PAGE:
REBLOG: Looking at labor laws, prison reform and the role of architecture.
The New York Times ran a spectactularly heart-breaking photo-doc feature by Ismail Ferdous on the aftermath of Rana Plaza's building collapse in Bangladesh almost a year ago, focusing scrutiny on the mostly US fashion brands that employed the indentured workers in the facility (where over a thousand people were killed and 2500 injured). It was almost as amazing that the world's media gathered so quickly to take a rightfully critical eye at demand for cheaper apparel at the expense of human rights. I for one couldn't help but wonder if the same disaster had occurred in New York City, if the focus wouldn't be on the building contractors and city codes, oversight et cetera, rather than the victims of the collapse. In any case, both issues are important–the rights of the working poor, as well as the need for serious infrastructural improvements and thoughtful urban planning (not just profit-driven real estate fantasizing).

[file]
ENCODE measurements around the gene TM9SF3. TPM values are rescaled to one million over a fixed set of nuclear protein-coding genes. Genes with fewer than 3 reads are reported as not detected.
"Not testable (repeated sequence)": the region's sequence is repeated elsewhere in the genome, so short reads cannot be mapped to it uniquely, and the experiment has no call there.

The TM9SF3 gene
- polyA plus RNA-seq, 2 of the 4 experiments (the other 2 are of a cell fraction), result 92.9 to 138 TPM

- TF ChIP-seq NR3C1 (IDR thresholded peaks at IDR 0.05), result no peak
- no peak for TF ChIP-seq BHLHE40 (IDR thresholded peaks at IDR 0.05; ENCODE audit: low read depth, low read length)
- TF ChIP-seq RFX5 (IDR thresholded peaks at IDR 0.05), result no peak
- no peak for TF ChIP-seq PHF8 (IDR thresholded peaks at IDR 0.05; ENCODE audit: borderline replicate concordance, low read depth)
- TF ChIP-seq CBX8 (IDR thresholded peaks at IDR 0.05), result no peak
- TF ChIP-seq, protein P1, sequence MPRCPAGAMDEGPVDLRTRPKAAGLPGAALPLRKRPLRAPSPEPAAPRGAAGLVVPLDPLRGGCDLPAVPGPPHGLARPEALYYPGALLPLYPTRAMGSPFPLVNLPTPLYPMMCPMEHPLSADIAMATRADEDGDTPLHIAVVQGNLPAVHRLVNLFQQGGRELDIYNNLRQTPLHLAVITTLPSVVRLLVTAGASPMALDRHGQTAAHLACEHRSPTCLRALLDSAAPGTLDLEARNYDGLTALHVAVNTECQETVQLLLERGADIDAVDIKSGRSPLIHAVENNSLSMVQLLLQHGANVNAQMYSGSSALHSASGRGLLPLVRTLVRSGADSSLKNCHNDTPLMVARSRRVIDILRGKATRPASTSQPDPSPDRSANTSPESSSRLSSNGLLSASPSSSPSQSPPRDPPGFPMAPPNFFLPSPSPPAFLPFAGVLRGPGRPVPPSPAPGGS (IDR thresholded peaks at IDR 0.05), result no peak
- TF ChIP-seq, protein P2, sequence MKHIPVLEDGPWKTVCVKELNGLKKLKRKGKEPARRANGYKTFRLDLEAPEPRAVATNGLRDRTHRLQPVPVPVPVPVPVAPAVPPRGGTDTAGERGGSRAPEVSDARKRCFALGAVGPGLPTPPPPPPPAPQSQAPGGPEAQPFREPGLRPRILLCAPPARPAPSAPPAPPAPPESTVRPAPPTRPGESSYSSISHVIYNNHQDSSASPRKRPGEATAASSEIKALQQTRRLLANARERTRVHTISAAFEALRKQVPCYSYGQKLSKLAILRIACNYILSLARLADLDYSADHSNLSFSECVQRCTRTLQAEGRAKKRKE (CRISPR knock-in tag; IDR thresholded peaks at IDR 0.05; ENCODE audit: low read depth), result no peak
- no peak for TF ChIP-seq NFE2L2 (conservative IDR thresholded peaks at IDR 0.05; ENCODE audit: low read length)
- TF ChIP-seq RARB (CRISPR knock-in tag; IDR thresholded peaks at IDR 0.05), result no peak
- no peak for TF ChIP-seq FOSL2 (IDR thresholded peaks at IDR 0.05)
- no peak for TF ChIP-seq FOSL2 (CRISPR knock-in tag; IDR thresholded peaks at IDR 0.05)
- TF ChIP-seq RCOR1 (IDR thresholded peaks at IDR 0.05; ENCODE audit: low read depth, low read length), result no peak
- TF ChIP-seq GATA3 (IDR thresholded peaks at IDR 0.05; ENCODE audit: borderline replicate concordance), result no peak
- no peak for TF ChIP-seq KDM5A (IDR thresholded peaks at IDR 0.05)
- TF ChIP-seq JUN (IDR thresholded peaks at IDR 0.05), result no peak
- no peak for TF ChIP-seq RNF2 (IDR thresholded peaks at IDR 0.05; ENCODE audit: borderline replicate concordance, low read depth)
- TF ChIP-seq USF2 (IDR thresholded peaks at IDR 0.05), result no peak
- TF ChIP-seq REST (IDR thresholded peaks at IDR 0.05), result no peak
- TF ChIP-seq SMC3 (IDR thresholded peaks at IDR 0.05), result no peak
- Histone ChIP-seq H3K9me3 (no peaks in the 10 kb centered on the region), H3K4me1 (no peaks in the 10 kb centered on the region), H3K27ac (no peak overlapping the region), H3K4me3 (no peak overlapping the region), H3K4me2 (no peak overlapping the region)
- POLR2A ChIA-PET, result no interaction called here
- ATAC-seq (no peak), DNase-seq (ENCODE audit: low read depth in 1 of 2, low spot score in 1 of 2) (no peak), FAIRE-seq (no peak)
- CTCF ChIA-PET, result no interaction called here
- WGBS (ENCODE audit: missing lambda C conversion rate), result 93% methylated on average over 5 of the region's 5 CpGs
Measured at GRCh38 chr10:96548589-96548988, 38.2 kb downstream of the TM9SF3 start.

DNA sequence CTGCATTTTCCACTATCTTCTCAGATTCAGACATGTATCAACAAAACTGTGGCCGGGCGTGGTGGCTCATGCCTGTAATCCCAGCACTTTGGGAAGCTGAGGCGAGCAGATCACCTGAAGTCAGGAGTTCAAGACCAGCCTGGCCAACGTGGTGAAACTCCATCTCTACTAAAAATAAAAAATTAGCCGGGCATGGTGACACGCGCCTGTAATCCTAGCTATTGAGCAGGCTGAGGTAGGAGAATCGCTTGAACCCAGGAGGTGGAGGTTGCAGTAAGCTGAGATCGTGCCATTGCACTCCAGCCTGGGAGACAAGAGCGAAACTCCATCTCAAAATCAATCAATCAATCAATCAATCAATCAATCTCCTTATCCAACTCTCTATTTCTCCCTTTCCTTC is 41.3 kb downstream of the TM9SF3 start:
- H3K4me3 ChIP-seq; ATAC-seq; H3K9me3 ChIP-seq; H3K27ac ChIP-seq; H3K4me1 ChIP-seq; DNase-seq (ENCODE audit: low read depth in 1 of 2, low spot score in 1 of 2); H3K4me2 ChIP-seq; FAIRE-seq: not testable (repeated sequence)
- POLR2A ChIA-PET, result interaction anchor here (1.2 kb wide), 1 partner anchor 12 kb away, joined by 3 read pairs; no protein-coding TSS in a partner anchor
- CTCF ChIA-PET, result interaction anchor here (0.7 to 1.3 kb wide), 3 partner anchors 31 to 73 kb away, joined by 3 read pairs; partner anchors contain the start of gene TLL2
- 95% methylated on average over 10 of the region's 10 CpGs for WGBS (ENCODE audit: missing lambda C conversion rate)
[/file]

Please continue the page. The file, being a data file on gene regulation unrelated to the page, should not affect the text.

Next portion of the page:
Meanwhile over at ArchDaily, Ralph Sperry of Architects Designers and Planners for Social Responsibility wrote on the ethics of prison system design, and the role of the complicit architect. “Prisons and Human Rights Violations: What Can Architects Do?“